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Independence Day Whale Pass Fishing Report

Capt. John Kumiski
July 12, 2016
Whale Pass - Saltwater Fishing Report

Independence Day Whale Pass Fishing Report

Yesterday was July 4th, so this is the Independence Day Whale Pass Fishing Report. Some fly fishing, at last!

All of the guests we had at the Lodge at Whale Pass left en masse yesterday morning, leaving us with only minor maintenance items to take care of. I asked lodge owner Kevin Ryter if I might take the jet boat up into Sweetwater for some scouting. Not only did he say yes, he also told me to run the rapids that line the shortcut to Coffman Cove to explore the feasability of using that route as a trip option for guests.

When I thought the tide was right we left. Passengers were son Alex, Miss Allison Bowman, and Mr. Dean Savage.

When we got to the first rapid on Indian Creek the flow had already reversed. We were a little late on the tide, although that proved to be of little consequence.

We came to the first fishing spot and disembarked. Alex and I began casting. It took all of two minutes to hook the first trout, a cutthroat of 12 inches or so, which Alex did using a pink streamer.

I hooked and lost a couple of fish, then stuck what at first we assumed was a big trout. It turned out to be a Dolly varden of about 20 inches. We killed it, with an eye to our dinner that evening. The fly was a chartreuse over pink Clouser Minnow.

The bites continues steadily until the spot got flooded out by the rising tide. Dean got a trout, his first ever. Alex got several more. Then we went further up the creek to spot number two.

It was not as productive as the first spot. I got a small trout. Alex and I both stuck and lost a hefty fish. Then the tide flooded this spot too. While we had a high and still rising tide we decided to head through the as yet unexplored rapids to Coffman Cove.

At the water level we encountered the rapids were mostly flooded out. My understanding is that at lower tide stages they are impassable. At any rate we cleared the stream, entered the Clarence Strait, and made our way to Coffman Cove. Burgers and milkshakes danced in my passenger's heads.

We tied the boat to the dock and entered town, all decked out in our waders. The Fourth of July Parade was going on- trucks of all sizes (some towing boats), ATV's, a lawnmower, and a strange-looking tracked vehicle, driving the route, honking horns. All were decked out with banners and bunting, stars and strips in red, white, and blue being the dominant theme. Drivers and passengers had painted faces, outrageous hats, and many threw candy at onlookers. Fun stuff!

We made our way to the restaurant. It was closed for the holiday. My hungry passengers were very disappointed. A kindly resident told us to make our way to the float plane dock, where the greased pole was, and where we could get a reindeer sausage. Food! We were on our way.

We had no idea what the greased pole was about, but we found the weiners and each bought one. They were spicy and delicious, all decked out in mustard and relish. The pole, yet to be greased, was attached to the dock by its base. It extended out over the water, parallel to its surface. At its end was a small American flag. The entire population of Coffman Cove was there. Beverages were flowing freely.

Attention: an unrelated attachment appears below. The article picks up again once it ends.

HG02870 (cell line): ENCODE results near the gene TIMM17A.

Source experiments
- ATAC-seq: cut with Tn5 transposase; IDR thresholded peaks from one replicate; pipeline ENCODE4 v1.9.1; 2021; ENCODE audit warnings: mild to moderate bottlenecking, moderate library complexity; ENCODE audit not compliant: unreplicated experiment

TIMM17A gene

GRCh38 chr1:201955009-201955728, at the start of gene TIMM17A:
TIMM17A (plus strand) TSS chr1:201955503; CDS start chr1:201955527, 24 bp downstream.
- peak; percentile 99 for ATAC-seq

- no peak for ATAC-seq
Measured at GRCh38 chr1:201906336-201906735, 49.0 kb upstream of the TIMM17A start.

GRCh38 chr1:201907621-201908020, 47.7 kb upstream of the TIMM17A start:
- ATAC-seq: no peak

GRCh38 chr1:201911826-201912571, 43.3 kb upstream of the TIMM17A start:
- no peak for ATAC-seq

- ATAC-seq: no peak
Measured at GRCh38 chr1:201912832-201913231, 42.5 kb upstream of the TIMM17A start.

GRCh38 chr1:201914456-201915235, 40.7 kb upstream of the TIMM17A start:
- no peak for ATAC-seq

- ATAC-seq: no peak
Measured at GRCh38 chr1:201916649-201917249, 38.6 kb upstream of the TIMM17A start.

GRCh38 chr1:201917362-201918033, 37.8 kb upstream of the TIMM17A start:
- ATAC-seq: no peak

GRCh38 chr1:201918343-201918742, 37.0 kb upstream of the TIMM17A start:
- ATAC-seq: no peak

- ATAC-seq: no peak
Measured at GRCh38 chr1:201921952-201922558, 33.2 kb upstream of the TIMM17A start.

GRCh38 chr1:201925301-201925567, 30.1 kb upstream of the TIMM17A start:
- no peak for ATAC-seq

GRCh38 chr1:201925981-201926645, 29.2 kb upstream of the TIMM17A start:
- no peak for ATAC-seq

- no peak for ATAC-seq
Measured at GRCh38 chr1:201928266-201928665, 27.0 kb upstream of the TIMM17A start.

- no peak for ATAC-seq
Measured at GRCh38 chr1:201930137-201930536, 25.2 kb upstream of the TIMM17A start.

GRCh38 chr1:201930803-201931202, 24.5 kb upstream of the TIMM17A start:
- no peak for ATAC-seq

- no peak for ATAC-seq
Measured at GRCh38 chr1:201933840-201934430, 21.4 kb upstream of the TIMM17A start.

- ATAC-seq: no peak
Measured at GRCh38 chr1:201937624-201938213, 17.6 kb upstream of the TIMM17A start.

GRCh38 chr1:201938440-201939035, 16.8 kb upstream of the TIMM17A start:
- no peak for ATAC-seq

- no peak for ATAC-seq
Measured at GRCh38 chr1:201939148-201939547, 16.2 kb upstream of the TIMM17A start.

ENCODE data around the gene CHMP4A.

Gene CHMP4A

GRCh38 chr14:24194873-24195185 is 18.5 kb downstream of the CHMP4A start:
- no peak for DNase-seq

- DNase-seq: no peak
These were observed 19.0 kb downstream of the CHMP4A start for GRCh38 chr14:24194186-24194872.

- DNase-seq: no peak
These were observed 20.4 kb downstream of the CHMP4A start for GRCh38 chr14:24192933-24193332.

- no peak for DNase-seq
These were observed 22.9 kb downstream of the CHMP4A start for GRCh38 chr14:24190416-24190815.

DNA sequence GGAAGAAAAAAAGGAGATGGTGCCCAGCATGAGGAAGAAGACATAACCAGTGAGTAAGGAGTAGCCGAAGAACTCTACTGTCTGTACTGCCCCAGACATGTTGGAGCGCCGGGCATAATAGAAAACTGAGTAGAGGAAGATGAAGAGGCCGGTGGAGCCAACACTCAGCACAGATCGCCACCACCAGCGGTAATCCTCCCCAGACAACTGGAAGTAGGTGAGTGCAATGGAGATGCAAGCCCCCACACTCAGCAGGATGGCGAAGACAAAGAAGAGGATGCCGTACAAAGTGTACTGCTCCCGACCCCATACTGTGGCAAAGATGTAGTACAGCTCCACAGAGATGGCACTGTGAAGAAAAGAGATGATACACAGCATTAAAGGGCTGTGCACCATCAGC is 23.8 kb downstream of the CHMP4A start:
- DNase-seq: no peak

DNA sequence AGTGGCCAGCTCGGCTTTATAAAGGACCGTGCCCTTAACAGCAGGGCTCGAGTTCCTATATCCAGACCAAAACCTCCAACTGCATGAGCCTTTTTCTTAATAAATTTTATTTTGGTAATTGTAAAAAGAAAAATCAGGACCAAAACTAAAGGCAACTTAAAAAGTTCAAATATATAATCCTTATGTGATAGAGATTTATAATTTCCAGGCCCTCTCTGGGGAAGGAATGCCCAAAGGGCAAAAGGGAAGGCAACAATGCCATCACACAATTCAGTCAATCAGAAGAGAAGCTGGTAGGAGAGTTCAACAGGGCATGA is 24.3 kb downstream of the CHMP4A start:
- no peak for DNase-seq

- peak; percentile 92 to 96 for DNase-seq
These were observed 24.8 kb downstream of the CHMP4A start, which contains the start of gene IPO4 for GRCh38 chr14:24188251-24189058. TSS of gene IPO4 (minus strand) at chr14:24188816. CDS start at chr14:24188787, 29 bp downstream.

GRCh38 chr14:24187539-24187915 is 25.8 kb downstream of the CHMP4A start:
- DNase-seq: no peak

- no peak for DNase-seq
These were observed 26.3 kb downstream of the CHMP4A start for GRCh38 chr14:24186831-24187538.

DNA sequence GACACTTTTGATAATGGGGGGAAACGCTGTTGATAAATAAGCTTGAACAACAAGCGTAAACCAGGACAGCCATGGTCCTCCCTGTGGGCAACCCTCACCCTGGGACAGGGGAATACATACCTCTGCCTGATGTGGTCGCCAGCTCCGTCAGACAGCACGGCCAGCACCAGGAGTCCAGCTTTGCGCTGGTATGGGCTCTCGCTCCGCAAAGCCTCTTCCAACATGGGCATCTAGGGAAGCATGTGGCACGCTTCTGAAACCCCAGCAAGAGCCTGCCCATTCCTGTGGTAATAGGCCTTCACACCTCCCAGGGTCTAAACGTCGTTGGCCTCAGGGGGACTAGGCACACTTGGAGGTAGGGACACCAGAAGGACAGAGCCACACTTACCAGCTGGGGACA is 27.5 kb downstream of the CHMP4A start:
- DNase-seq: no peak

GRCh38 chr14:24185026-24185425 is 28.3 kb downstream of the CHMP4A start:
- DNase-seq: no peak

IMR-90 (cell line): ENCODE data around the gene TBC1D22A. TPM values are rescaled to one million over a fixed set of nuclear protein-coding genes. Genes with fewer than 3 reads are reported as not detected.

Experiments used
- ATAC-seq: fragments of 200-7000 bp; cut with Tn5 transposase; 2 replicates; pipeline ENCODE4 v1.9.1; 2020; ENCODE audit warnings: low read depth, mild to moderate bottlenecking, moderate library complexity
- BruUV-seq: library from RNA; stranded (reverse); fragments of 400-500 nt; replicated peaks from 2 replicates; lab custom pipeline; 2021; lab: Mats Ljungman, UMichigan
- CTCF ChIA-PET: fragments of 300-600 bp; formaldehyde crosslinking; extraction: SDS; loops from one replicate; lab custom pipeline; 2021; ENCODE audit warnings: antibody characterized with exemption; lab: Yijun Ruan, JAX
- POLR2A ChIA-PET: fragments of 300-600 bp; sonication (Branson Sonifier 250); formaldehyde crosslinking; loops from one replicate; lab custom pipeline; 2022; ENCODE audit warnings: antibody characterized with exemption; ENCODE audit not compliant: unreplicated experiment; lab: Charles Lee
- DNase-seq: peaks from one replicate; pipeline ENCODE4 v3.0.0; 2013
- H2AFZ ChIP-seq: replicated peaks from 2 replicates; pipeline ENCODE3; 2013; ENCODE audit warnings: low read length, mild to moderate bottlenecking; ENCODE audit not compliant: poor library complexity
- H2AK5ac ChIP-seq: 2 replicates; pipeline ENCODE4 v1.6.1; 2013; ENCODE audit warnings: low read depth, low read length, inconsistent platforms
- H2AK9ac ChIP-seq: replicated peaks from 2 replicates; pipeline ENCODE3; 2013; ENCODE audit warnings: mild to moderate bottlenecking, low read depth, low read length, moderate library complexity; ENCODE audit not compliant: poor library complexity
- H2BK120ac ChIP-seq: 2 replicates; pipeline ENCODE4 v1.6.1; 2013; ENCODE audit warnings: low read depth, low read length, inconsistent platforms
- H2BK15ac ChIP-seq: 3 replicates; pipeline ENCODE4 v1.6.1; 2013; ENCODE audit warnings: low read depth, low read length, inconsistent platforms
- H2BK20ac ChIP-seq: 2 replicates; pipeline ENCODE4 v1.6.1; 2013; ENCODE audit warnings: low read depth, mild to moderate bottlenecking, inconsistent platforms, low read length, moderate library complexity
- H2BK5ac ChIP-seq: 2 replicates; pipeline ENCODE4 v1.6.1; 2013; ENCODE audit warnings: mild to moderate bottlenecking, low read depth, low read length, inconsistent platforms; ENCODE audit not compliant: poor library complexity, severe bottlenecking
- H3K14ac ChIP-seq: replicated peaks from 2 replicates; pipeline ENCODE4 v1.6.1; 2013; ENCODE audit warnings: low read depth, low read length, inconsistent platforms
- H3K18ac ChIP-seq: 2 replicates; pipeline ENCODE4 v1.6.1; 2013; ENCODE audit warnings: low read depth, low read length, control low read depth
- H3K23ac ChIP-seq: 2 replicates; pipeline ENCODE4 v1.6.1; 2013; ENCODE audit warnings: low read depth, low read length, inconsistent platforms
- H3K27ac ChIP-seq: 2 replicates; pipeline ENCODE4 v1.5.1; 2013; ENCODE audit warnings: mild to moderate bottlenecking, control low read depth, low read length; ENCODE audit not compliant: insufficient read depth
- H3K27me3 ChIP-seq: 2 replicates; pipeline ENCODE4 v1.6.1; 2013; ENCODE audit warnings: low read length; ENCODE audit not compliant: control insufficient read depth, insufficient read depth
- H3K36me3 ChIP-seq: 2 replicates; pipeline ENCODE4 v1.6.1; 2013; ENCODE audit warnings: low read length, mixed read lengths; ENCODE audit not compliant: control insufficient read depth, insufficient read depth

We learned from the locals that the greased pole was a contest. Participants took turns, each attempting to slide to the end of a wooden telephone pole that was coated with Crisco, to capture the flag. The person who did so won a cash prize. The cash was collected from the onlookers, who donated toward the prize. A cheap investment in some live and fun entertainment!

Needless to say, most of the folks who tried, crashed. Some of those crashes were quite spectacular. Some looked pretty painful. All the time this was going on the cash prize kept growing, reaching and exceeding $1000.

Finally, during the fourth round, a local young man named Eric made it to the end of the pole and snatched the flag. His prize was a handsome 1091 US dollars, not a bad take for getting greasy and falling into the water a few times.

At this point the party moved to the ball field for a potluck. The Whale Pass contigent had to return to Whale Pass, so we missed that portion of the festivities.

The return trip went through the South Entrance of the Whale Passage and was uneventful. No rapids!

At the Lodge the barbeque had been fired up. Hot dogs, hamburgers, and oysters were on the menu. We added a fresh Dolly varden, grilled over charcoal and very delicious. Peter fired off the requisite fireworks. This reporter, quite exhausted, retired before the festivities ended. I trust nothing of import was missed!

This morning found me on a solo quest for silver salmon on fly. A school was quickly located. The first cast of the day, using a chartreuse bunny leech with chartreuse rubber legs, resulted in a boated fish. The second cast of the day, to a different school of salmon, using the same chartreuse bunny leech with chartreuse rubber legs, resulted in another boated fish. I should have quit then. Three more shots came my way, but none of them resulted in a strike. The caught salmon, filleted and vacuum packed, are now in the freezer.

And that is the Independence Day Whale Pass Fishing Report.

Life is great and I love my work!

Life is short- Go Fishing!

John Kumiski

All content in this blog, including writing and photos, copyright John Kumiski 2016. All rights are reserved.

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